Leadership Perspectives | 06.05.19
BISA Diversity & Inclusion Award Winner | Q&A Broadridge Financial Solutions
In January of 2016, when Frieda Lewis was named chief commercial diversity officer (CCDO) at Broadridge Financial Solutions, one of her first priorities was to create a process for accountability. She worked with the Executive Diversity Committee (of which she is a member) to put forth statistical metrics, set quarterly goals and established quarterly reviews with CEO Tim Gokey. "What gets done, gets measured," Lewis says, citing an old business axiom that has served her and her colleagues well these past few years.
Not only is Broadridge a recipient of the 2019 BISA Diversity & Inclusion Award, but the New York-area Fintech firm also recently garnered additional recognition for D&I-excellence from Investment News. Additionally, and for a fifth year in a row, Broadridge was named one of the "Best Places to Work for LGBT Equality" by the Human Rights Campaign Foundation.
“It’s not enough just to have a D&I mandate,” Lewis said. “The mandate has to be aligned with the right metrics and it has to be measured regularly. This shows progress and effectiveness, and helps you identify areas that need more attention. Again, it's not enough to simply say that D&I is important – there has to be accountability.”
Joining Broadridge in 2008 from IFMG Securities, Lewis's leadership strengths immediately stood out. She found a niche, in her role as managing director, global relationship management, forming the firm's Women's Leadership Forum while also generally championing companywide D&I initiatives. She has also been a force of gender equality in the industry at large as a founding board member of the Wall Street Women's Alliance.
One of the most resonant components of Broadridge's still-evolving program is an annual Cultural Week which provides associates the opportunity to learn about and get to know different colleagues and clients. Truly underscoring its commitment to building a more diverse and inclusive workforce, Broadridge last year established diversity hiring panels. The initiative inserts an unapologetic D&I agenda into the key-position recruiting process so that the widest possible range of candidates are included per search – and get interviewed by rotating cadres of Broadridge executives representing a mix of genders and backgrounds.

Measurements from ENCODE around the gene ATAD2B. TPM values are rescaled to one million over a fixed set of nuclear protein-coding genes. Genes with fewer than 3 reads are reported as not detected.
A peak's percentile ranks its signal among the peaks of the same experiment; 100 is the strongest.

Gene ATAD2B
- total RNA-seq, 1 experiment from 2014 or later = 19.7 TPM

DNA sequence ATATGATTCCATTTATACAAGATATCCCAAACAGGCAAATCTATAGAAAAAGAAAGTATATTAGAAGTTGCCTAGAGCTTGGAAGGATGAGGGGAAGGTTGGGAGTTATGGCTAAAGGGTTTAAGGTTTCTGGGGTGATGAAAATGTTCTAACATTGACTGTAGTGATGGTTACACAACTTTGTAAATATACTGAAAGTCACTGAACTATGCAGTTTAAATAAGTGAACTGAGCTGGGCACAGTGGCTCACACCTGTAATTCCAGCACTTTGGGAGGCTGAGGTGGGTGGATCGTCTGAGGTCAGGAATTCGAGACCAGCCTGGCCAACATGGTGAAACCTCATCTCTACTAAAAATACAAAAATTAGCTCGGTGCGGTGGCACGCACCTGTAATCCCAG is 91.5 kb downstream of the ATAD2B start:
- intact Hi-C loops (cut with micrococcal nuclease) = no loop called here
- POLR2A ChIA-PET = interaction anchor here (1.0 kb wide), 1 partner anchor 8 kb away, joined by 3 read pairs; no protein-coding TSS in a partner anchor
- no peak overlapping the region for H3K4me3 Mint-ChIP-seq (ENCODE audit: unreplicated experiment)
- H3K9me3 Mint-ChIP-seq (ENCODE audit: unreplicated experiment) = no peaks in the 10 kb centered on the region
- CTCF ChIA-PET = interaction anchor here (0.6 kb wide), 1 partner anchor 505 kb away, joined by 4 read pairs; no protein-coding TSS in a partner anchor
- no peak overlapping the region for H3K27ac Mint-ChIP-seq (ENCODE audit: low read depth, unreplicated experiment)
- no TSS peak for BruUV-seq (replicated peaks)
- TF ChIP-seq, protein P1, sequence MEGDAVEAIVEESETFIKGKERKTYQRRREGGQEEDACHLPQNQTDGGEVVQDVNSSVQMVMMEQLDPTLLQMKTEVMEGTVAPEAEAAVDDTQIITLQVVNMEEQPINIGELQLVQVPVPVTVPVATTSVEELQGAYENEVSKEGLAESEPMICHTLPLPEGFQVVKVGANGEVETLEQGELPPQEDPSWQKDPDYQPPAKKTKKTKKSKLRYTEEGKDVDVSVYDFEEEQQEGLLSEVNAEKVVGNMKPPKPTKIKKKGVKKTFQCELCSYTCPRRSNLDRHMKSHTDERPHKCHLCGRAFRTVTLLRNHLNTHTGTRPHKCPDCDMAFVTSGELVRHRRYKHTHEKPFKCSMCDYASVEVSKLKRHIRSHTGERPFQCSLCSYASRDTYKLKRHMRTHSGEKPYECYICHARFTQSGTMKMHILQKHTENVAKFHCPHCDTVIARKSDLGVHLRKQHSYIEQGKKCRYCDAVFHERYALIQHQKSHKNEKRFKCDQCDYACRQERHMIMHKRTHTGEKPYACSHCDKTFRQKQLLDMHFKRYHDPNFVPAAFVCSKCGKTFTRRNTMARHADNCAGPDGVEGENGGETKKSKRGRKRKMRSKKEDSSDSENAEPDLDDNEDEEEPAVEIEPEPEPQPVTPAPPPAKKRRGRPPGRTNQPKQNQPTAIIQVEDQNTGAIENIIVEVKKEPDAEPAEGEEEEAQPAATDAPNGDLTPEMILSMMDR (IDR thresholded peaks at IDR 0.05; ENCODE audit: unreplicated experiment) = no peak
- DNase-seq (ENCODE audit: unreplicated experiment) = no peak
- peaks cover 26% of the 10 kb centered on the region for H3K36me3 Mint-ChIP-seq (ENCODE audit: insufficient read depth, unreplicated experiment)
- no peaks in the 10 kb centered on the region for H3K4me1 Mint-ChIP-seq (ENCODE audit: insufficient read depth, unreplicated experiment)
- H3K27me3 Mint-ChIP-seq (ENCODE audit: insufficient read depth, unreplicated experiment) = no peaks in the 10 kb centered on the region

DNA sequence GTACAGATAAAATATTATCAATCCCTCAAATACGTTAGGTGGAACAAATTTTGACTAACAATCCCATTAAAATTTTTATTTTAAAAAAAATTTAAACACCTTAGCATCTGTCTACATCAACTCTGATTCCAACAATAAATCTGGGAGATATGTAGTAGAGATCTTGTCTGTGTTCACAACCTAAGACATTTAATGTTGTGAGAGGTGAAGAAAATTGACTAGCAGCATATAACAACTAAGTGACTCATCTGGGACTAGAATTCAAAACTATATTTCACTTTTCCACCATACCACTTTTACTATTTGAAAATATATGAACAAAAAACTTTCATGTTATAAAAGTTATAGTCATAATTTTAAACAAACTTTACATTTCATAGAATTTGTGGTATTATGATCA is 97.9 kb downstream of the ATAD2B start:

In her expanded, formalized position as CCDO, Lewis is focused on weaving D&I considerations into strategic thinking from the top of the house on down, in long-term decisions and day-to-day ones. And, of course, she remains vigilant about measuring progress. Among the key data points Broadridge tracks are hires, promotions, and retention – what Frieda and the Executive Diversity Committee call their scorecard. The committee and Gokey use their quarterly meetings to discuss the scorecard and next steps in the firm’s commitment to fostering a diverse and inclusive workplace. “In this way, there is accountability which is crucial to success,” she said. The global financial services marketplace is itself incredibly diverse with huge pockets of opportunity in an array of communities, Lewis explains. And indeed, Broadridge’s D&I accolades are matched by considerable financial successes and product innovations. Broadridge’s 2018 annual report showed $4.3 billion in revenue, up 5 percent, with $215 million in closed sales. Further, the firm was added to the S&P 500® Index in June 2018 and in April 2019 they were named to the Forbes Blockchain 50 for their innovations in the proxy voting space. The firm is also making it easier for investors to participate in the corporate governance process by creating a proxy voting mobile app.
"Broadridge being more diverse enables us to better understand the global marketplace," she said.
This past April, BISA contributing writer Rich Blake spoke in depth with Lewis about her firm's D&I efforts.
What does winning the BISA Diversity & Inclusion award mean to you?
Frieda Lewis: This award is important to me and to Broadridge because it showcases our commitment to D&I. It proves that our goals are aligned with what’s important to our clients and to the industry we service.
On the other hand, while awards are great indicators of excellence, we recognize that we can't sit back and rest on our laurels. We’ll continue to strive for excellence in D&I against the standards set both by the industry and ourselves.
What advice do you have for other firms in the industry that are hoping to strengthen their diversity and inclusion efforts?
Lewis: I think more people need to recognize that the responsibilities of a diversity officer too often are being associated primarily with HR, and not the C-suite; so, D&I is addressed merely as an HR issue, rather than a business imperative.